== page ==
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Jonathan Robert Sobol, 1983-2016

He was a rising star as a chef. He found a passion for local food, helping plant gardens and educate kids.


 

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Jonathan Robert Sobol was born June 26, 1983, in Edmonton, to Gina, a nurse and Bob, an RCMP officer. He was the middle child, two years apart from older sister Denise and younger brother Thomas. When Jonathan was five, Bob was posted to the small farming town of Fairview, in northwest Alberta, near the B.C. border.

Jonathan, Jon to friends, attended school in Fairview. The blue-eyed boy with curly hair was the family scholar, always making the honour roll. He enjoyed baseball and soccer, even though he was never the best athlete on the field. Jon was a good kid, often helping his dad prepare meals for the family. He wanted to join the RCMP one day, just like his father.

When Jon was 17, he travelled to France on a Grade 12 Rotary Club exchange. Much to his shock, his host family wasn’t overly welcoming and they didn’t eat meat, subsiding on mostly vegetables and some fish. The once-sturdy kid dropped nearly 40 lb. over that year. His parents said he could come home, but he refused. “His attitude was, ‘I’m going to go through with this and complete the program,’ ” says his father, Bob. “Jon focused on the positive things.”

When Jon returned to finish his final year of high school, his RCMP dreams had shifted. “There was absolutely no doubt in his mind that he wanted to be a chef,” says Bob. He graduated in 2002 and got a job at the Rimrock, a four-star hotel in Banff. He started in the staff kitchen, but was promoted to the hotel’s Primrose Dining Room after just one day. A week later, the teen was manning the omelette station for Sunday brunch. The Rimrock paid for Jonathan’s Red Seal chef training. He was promoted to kitchen supervisor. Standing over six feet tall with broad shoulders, Jonathan was a commanding presence in the kitchen.

Jon also developed a deep love for the Rocky Mountains, hiking, climbing and mountain biking on days off.

In 2007, Jon left the Rimrock to work as a private chef for a wealthy Calgary client. When the client went on vacation, he said Jon should take his own vacation. Rather than lazing on a beach, Jonathan took a “vacation” working an unpaid internship at the Fat Duck, a Michelin-starred restaurant in Berkshire, England.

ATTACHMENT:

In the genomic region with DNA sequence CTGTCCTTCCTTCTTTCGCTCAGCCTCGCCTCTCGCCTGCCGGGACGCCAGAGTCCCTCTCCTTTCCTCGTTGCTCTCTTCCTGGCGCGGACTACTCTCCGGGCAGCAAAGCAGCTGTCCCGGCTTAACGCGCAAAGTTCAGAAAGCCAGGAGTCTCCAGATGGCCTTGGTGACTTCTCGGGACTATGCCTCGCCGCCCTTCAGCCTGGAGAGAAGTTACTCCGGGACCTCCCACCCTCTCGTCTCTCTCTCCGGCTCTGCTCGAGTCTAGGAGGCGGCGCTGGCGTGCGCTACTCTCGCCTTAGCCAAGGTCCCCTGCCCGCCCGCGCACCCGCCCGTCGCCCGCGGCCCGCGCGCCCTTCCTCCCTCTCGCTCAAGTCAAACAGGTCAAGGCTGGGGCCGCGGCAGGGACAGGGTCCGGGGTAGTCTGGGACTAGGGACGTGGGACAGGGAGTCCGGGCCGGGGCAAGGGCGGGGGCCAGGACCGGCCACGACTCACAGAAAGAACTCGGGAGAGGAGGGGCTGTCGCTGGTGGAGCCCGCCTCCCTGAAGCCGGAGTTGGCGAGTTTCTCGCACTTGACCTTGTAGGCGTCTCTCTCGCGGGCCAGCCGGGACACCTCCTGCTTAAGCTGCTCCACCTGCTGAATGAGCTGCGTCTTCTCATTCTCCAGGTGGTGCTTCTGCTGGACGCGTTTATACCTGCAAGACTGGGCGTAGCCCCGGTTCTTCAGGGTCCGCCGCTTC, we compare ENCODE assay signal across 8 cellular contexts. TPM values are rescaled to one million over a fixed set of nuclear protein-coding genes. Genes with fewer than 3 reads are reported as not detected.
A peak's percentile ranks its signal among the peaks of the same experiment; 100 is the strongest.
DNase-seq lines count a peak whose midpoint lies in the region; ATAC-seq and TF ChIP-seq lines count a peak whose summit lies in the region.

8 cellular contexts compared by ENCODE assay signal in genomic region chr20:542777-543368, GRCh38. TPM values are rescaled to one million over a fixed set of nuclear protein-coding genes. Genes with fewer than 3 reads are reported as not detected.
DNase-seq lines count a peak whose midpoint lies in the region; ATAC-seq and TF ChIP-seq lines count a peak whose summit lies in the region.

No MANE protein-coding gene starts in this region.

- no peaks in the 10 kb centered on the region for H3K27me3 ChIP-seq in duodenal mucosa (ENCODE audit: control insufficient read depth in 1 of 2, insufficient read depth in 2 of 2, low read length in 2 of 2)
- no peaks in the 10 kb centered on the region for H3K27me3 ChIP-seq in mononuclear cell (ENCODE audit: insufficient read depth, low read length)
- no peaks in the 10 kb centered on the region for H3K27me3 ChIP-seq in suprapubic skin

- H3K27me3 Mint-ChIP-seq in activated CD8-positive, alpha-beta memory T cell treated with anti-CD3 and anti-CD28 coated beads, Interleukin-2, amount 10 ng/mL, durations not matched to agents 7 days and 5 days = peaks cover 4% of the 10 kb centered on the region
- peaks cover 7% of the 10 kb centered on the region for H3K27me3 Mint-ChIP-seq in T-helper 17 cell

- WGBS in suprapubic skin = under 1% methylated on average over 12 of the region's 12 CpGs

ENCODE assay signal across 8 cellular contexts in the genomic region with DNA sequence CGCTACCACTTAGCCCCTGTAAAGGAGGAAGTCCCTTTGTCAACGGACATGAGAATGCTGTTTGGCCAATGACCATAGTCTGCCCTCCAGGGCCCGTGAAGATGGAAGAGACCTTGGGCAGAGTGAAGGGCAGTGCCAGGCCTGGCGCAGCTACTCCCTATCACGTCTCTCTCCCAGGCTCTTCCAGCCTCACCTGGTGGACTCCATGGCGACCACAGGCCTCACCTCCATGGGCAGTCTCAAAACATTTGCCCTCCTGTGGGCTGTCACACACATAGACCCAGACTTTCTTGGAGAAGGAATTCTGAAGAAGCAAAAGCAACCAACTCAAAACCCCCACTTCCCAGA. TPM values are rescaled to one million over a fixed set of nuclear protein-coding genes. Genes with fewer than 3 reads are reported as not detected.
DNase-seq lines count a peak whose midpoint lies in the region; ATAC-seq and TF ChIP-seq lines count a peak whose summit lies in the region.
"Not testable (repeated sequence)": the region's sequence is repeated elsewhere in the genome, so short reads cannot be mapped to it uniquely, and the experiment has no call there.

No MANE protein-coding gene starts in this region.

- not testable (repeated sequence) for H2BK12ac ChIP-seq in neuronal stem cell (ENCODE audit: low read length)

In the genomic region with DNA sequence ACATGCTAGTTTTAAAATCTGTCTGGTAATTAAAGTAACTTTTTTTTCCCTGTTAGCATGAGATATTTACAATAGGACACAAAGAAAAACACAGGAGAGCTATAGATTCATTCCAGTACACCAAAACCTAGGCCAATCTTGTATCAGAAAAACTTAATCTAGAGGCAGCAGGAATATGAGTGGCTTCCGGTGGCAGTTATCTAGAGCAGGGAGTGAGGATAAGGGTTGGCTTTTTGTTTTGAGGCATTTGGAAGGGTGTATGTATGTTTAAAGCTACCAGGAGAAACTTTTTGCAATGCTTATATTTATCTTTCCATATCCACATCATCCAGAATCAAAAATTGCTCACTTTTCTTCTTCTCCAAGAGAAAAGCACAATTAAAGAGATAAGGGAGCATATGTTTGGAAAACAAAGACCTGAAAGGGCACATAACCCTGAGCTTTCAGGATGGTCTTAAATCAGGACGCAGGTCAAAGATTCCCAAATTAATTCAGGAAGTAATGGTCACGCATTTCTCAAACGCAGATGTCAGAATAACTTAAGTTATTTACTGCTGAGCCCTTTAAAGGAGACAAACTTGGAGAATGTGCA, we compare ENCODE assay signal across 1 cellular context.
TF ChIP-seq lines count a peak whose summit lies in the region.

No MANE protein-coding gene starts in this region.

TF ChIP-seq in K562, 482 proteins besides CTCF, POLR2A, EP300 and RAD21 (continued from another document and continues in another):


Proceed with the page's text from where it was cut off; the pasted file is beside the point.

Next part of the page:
He married in 2010 and moved to Ottawa where he worked at a golf club and then Play, a small-plates wine bar and known hangout for politicians near Parliament Hill. His marriage ended after less than a year. On a trip back to Alberta to meet his newborn nephew, he asked himself: “Why am I in Ottawa, so far away from my family?” He moved back to Calgary for good and eventually became executive chef at Farm, a small restaurant owned by Janice Beaton, who is known as a champion of local food. Jon’s passion for local food flourished at Farm. He developed relationships with producers, travelling to Calgary-area farms to meet the men and women who grow food and raise livestock.

In 2015, he took the executive chef position at Starbelly, an upscale casual restaurant in south Calgary. Jonathan was excited to apply his local food philosophy to a larger 175-seat venue. He put in 10- and 12-hour days. He would come home from work, crack a Steam Whistle Pilsner and cuddle with his two cats, Lola and Jackobin, which he adopted during one of his farm visits. He made time to help raise funds for a community garden at the hospital near Starbelly, and he volunteered at a nearby elementary school garden where he taught kids about growing and cooking their own food. He also planted a backyard garden with Aryn and Lucas, his niece and nephew.

In February, Jonathan got a Facebook message from Katelin Bland, a pastry chef whose parents lived down the street from Bob and Gina. She had recently moved back from Vancouver and bought a house near Starbelly. “I asked him out for coffee and he flipped it around and asked me out for dinner,” Katelin says. They had an instant connection. “We really and truly were soul mates,” Katelin says. They had moved in together by June, talked about having kids and planned to open their own business, a pie shop where Jon could finally be his own boss. “He was the happiest he’d ever been in the last seven months,” says Gina.

On Aug. 30, Jon was returning from a visit to a pork farm, northeast of Calgary. Alec Bracegirdle, a 20-year-old aspiring filmmaker, was also in the car, accompanying Jon to shoot promotional video for Starbelly. The pair collided head-on with a van northeast of Calgary. Both were killed instantly. Jonathan was 33.


 

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